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RoundUp hurts the crops it’s supposed to help

Margaret Reeves's picture
Margaret Reeves
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A new study supports earlier findings that Monsanto’s biggest selling weedkiller may actually be harming crop production by increasing the incidence of fungal root disease. This could be why the "RoundUp-ready" corn and soybeans that Monsanto has engineered to be used with the herbicide have failed to deliver promised yields.

Add this to recent stories of RoundUp’s ubiquitous presence, concerns of serious health effects such as birth defects, and the creation of superweeds (as RoundUp resistance spreads from engineered crops to weeds) — you'd think this would be the final nail in RoundUp’s coffin, right? Not quite, but we're keeping the pressure on.

RoundUp stimulates bad soil fungi

Living soil is replete with millions of bacteria, fungi, earthworms, insects and many other critters. The good ones are necessary for cycling nutrients to plants and mediating other vital soil functions. The bad ones include microorganisms that cause crop diseases, and among them are common fungi belonging to the genus Fusarium that causes root rot in many crops. In healthy soil ecosystems — like organic systems — vigorous plants and strong populations of the good soil critters keep the bad guys in check.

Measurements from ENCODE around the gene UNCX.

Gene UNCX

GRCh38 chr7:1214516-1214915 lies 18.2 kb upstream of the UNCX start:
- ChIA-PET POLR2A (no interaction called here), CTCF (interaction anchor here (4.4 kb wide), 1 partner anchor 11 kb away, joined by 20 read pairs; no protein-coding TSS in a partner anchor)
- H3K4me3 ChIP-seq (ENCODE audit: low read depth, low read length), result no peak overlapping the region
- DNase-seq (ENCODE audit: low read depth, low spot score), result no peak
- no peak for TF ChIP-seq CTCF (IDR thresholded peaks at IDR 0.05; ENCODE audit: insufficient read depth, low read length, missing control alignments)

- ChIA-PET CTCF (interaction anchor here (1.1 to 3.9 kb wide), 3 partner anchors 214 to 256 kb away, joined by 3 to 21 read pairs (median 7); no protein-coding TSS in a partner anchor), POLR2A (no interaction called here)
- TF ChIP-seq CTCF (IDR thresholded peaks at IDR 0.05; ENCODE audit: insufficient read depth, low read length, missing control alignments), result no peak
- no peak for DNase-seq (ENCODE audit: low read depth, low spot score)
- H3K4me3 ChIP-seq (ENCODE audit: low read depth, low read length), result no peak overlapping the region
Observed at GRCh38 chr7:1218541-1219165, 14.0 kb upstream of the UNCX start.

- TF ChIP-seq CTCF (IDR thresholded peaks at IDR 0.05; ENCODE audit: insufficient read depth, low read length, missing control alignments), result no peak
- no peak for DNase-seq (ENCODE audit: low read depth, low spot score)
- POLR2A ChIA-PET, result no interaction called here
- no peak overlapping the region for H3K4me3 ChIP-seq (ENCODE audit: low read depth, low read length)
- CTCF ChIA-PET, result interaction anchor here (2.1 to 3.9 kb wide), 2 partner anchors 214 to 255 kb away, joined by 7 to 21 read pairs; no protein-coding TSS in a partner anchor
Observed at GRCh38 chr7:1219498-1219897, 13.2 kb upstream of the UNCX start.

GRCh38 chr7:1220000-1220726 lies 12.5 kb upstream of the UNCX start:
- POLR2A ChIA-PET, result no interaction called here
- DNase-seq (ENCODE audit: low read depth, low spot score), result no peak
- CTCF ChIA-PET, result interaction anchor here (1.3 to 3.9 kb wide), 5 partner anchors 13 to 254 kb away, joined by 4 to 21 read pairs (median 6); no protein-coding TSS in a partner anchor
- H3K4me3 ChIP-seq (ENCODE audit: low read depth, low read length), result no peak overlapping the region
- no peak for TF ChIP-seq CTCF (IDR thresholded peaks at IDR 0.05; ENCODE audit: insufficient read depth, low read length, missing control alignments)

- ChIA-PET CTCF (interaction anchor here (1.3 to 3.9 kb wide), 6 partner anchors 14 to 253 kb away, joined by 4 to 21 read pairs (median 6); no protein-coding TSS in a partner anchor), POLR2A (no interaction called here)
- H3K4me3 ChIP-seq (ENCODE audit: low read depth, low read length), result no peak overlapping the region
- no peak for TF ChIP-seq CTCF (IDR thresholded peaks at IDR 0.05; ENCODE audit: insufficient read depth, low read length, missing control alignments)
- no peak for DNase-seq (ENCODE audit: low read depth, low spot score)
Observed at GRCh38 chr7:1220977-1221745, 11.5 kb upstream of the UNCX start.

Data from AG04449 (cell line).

Last month, a team of USDA researchers reported that glyphosate (the active ingredient in RoundUp) may be causing fungal root disease in "RoundUp-ready" corn and soybeans.

This followed a 2009 report from USDA microbiologist Bob Kremer, who reviewed 10 years of data on the effects of glyphosate on soil fungal and bacteria populations. He concluded that the presence of Fusarium fungi increased significantly after glyphosate applications each year and at all sites, and was much more prevalent among crops engineered to be glyphosate-resistant. These findings echo a 2003 report by The Organic Center . 

EPA looking the other way

Kremer told Reuters that neither USDA nor EPA has shown interest in further exploring the link between RoundUp and fungal disease.

EPA plans to review the registration of glyphosate in 2015. Given that a review can take a couple of years once it gets started, this seems a long time to wait. We’ll be urging EPA to take steps well before then to address the myriad negative impacts of such widespread use of glyphosate.

The pile of evidence on impacts — ranging from damage to soil ecosystems to human health effects to devastating economic impacts on farmers around the globe — is getting just too compelling to ignore.

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